‘Of all the cars I have driven, I can never forget my first Ferrari’ declared Gianni Agnelli, the head of Fiat. This is his car.

The 166 MM was named after the gruelling Mille Miglia race, spanning 1,000 miles across Italy. It was also the first Ferrari to win the famous Le Mans 24 hour race, driven by Enzo Ferrari’s American agent, Luigi Chinetti in 1949 – just two years after Ferrari’s very first car was built.

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Ferrari 500 F2 – 1952

Enzo Ferrari always intended to build both sports cars and also single-seat racing cars. In the late 1940s and throughout the 1950s he began to challenge the long-established manufacturers like Alfa Romeo and Maserati. Alberto Ascari won the Formula One championship in both 1952 and 1953 in the car and demonstrated that Ferrari had now reached the top flight of race engineering.

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250 GT chassis only – 1957

In a Ferrari everything is designed and made for its special purpose. Nothing is off the shelf. This chassis forms an important exhibit within the exhibition and demonstrates the detailed design and engineering.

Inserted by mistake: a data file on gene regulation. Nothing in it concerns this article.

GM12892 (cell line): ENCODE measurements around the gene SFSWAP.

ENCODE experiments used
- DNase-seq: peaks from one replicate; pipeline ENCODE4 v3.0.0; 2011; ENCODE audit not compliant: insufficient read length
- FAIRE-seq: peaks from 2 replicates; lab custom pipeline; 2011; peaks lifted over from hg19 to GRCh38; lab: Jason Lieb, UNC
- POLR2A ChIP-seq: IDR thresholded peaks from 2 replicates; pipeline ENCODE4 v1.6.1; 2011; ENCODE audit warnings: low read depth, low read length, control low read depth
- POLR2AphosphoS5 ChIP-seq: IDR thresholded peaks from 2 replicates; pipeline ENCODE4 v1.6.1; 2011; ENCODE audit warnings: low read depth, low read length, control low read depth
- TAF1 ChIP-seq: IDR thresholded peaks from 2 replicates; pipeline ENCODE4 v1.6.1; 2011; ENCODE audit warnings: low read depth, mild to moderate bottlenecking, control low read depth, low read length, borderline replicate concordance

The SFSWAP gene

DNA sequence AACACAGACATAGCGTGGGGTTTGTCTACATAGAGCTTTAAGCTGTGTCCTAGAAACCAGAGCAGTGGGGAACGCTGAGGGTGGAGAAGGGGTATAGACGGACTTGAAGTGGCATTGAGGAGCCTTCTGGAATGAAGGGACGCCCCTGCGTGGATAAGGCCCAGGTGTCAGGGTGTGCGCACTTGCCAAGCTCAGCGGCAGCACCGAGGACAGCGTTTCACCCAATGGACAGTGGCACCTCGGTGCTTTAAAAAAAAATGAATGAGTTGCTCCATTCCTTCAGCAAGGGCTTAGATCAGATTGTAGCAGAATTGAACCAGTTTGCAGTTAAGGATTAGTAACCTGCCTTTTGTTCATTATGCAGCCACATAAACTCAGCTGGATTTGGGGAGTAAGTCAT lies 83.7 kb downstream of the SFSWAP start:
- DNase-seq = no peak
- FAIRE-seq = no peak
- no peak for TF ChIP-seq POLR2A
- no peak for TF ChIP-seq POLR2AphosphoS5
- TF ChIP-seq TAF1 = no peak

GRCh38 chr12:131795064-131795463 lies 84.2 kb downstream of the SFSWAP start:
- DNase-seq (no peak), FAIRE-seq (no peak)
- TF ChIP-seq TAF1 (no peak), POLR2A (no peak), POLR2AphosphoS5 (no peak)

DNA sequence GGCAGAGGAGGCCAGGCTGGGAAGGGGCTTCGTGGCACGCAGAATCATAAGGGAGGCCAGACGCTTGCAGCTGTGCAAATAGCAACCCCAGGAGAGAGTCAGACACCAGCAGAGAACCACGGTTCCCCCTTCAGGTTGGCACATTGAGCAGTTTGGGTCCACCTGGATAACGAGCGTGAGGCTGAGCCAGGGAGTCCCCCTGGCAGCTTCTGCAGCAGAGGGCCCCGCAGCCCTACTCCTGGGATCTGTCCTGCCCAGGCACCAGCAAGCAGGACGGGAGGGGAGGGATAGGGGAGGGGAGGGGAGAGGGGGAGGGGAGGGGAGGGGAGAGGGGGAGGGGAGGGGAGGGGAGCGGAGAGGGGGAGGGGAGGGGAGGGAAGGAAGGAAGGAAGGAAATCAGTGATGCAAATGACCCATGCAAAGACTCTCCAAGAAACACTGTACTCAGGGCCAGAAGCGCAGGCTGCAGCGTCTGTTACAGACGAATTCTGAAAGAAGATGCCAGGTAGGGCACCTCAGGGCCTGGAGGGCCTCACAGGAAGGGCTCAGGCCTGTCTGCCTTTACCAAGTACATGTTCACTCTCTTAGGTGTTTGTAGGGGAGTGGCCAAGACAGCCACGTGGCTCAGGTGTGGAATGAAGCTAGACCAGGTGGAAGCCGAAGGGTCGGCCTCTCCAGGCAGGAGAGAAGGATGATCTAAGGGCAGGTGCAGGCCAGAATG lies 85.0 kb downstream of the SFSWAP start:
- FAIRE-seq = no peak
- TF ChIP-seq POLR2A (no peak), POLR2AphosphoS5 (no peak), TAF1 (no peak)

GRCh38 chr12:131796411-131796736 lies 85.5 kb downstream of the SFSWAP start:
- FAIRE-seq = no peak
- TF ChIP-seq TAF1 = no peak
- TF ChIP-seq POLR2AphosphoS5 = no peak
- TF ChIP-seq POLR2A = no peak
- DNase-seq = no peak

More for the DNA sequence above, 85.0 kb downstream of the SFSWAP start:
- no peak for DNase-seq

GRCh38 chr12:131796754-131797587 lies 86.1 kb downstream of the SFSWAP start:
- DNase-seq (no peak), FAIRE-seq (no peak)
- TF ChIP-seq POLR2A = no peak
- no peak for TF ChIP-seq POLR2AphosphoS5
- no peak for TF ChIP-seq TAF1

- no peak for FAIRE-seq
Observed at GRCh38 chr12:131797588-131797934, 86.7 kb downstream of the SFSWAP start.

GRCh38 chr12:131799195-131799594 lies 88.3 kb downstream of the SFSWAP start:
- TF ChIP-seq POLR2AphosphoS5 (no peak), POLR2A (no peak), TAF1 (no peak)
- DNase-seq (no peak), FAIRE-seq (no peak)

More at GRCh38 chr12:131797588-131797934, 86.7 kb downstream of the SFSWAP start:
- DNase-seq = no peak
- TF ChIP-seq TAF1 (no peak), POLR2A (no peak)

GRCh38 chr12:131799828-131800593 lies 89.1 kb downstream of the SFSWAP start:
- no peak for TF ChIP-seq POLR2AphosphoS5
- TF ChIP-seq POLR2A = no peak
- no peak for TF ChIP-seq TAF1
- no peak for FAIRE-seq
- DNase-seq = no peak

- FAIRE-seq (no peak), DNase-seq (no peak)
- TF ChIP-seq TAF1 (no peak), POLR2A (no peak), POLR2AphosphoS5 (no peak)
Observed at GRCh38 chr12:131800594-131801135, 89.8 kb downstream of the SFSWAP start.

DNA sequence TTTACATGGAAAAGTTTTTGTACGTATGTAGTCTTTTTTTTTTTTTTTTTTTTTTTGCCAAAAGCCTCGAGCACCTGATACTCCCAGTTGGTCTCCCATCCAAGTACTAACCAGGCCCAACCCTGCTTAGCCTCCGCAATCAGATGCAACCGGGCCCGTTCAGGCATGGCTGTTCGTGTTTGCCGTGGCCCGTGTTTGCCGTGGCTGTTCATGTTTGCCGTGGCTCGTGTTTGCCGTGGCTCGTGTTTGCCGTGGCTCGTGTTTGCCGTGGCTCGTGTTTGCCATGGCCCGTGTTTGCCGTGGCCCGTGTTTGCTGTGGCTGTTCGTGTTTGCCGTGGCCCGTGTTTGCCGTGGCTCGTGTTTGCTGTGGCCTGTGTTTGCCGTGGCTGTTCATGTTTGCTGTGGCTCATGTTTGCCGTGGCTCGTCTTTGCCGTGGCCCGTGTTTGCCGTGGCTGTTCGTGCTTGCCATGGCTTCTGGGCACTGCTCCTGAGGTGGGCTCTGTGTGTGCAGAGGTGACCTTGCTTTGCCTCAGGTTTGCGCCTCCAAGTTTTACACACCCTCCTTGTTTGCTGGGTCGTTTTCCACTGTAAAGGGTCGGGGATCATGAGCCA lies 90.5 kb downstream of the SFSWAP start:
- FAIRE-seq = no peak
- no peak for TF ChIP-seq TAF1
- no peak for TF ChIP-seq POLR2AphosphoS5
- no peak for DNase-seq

250 GT Cabriolet – 1957

This open car, with bodywork designed by Pininfarina, belonged to the famous British racing driver Peter Collins. He also used it as his personal transport. This represents Ferrari’s move into road cars, as well as out and out racing cars. It was even the first Ferrari to have disc brakes, developed by the British Dunlop company and which Collins persuaded Enzo Ferrari to adopt.

250 GT Berlinetta passo corto (SWB) – 1960

This was a period when sports racing cars were less specialised than today and racing successes helped Ferrari become the quintessential sports car manufacturer. Stirling Moss, a famous British racer, never raced officially for the factory, but he had several wins in privately-owned Ferraris and won the 1960 Tourist Trophy in this car.



250 GT Berlinetta passo corto ‘Sperimentale’ – 1961

This car was used as a development model by Ferrari and represents a transition between the very successful 250 GT models and the Ferrari GTO – one of the factory’s most well-known cars. It ran at Le Mans in 1961 and in 1962, driven by Stirling Moss and won at Daytona.


250 GTO – 1962

This car was masterminded by the talented engineer Giotto Bizzarini, incorporating more power, better suspension, but particularly a more modern approach to aerodynamic design to deliver stability as well as speed - and the kicked-up tail is one visible sign of this.

The Ferrari GTO is considered by Ferrari admirers to be one of the company’s most significant and iconic models. Ferrari won three successive titles with the GTO, in 1962, ‘63 and ‘64.